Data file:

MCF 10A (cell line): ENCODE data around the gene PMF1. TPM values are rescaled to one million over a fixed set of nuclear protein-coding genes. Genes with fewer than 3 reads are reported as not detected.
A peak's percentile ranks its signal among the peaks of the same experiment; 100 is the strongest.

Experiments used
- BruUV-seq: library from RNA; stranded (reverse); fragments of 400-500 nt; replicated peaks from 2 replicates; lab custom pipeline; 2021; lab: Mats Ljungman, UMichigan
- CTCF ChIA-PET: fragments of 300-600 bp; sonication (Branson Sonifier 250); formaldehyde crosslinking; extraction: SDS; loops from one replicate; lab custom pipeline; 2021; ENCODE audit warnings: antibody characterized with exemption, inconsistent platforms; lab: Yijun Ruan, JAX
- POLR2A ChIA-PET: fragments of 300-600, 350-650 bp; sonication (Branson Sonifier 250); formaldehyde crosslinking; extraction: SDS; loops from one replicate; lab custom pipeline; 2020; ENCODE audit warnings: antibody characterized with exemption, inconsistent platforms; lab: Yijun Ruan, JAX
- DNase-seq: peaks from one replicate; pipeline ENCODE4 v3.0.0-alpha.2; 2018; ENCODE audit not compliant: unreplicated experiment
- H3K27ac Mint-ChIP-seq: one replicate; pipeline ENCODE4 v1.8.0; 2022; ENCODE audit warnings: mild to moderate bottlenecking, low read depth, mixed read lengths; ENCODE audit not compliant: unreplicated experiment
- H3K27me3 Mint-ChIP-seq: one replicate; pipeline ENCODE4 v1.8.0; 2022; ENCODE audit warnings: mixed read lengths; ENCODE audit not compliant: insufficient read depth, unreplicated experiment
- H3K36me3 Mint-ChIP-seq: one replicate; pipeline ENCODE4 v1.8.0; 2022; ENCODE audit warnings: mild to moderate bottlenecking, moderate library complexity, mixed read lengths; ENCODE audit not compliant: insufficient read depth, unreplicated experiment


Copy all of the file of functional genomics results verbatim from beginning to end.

MCF 10A (cell line): ENCODE data around the gene PMF1. TPM values are rescaled to one million over a fixed set of nuclear protein-coding genes. Genes with fewer than 3 reads are reported as not detected.
A peak's percentile ranks its signal among the peaks of the same experiment; 100 is the strongest.

Experiments used
- BruUV-seq: library from RNA; stranded (reverse); fragments of 400-500 nt; replicated peaks from 2 replicates; lab custom pipeline; 2021; lab: Mats Ljungman, UMichigan
- CTCF ChIA-PET: fragments of 300-600 bp; sonication (Branson Sonifier 250); formaldehyde crosslinking; extraction: SDS; loops from one replicate; lab custom pipeline; 2021; ENCODE audit warnings: antibody characterized with exemption, inconsistent platforms; lab: Yijun Ruan, JAX
- POLR2A ChIA-PET: fragments of 300-600, 350-650 bp; sonication (Branson Sonifier 250); formaldehyde crosslinking; extraction: SDS; loops from one replicate; lab custom pipeline; 2020; ENCODE audit warnings: antibody characterized with exemption, inconsistent platforms; lab: Yijun Ruan, JAX
- DNase-seq: peaks from one replicate; pipeline ENCODE4 v3.0.0-alpha.2; 2018; ENCODE audit not compliant: unreplicated experiment
- H3K27ac Mint-ChIP-seq: one replicate; pipeline ENCODE4 v1.8.0; 2022; ENCODE audit warnings: mild to moderate bottlenecking, low read depth, mixed read lengths; ENCODE audit not compliant: unreplicated experiment
- H3K27me3 Mint-ChIP-seq: one replicate; pipeline ENCODE4 v1.8.0; 2022; ENCODE audit warnings: mixed read lengths; ENCODE audit not compliant: insufficient read depth, unreplicated experiment
- H3K36me3 Mint-ChIP-seq: one replicate; pipeline ENCODE4 v1.8.0; 2022; ENCODE audit warnings: mild to moderate bottlenecking, moderate library complexity, mixed read lengths; ENCODE audit not compliant: insufficient read depth, unreplicated experiment